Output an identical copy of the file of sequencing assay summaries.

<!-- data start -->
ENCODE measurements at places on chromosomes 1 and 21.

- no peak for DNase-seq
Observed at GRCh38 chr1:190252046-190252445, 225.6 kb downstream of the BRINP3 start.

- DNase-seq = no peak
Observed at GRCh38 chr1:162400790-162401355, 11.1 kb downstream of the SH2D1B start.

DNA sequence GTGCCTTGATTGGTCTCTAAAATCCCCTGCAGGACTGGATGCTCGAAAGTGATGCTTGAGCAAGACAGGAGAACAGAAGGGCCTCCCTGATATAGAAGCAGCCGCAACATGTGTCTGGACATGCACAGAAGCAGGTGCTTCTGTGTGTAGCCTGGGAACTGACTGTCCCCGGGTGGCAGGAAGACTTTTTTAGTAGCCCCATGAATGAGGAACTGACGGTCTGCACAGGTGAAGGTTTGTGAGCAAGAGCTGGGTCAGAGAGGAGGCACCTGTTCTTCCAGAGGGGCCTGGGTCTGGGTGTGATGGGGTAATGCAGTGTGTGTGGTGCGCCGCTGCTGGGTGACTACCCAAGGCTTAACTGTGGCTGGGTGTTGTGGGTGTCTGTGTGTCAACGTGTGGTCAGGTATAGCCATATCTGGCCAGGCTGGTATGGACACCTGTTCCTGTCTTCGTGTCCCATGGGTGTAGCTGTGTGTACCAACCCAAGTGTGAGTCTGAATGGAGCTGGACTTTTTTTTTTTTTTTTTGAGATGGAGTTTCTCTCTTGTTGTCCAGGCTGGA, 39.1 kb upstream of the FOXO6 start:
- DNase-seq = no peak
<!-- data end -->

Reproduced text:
ENCODE measurements at places on chromosomes 1 and 21.

- no peak for DNase-seq
Observed at GRCh38 chr1:190252046-190252445, 225.6 kb downstream of the BRINP3 start.

- DNase-seq = no peak
Observed at GRCh38 chr1:162400790-162401355, 11.1 kb downstream of the SH2D1B start.

DNA sequence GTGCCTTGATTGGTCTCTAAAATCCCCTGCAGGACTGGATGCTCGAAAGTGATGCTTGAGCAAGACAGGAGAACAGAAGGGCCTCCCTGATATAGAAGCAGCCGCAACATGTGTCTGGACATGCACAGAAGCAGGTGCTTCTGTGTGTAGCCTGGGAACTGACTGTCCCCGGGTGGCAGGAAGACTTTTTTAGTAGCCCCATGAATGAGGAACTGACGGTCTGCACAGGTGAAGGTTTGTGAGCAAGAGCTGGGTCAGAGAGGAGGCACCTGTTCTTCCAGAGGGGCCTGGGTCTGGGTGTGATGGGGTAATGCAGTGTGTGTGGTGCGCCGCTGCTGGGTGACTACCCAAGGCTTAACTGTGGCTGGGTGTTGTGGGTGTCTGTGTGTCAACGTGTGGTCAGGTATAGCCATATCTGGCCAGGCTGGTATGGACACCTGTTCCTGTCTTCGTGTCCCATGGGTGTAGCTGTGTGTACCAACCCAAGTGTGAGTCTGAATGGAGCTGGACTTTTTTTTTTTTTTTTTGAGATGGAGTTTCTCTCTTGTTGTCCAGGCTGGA, 39.1 kb upstream of the FOXO6 start:
- DNase-seq = no peak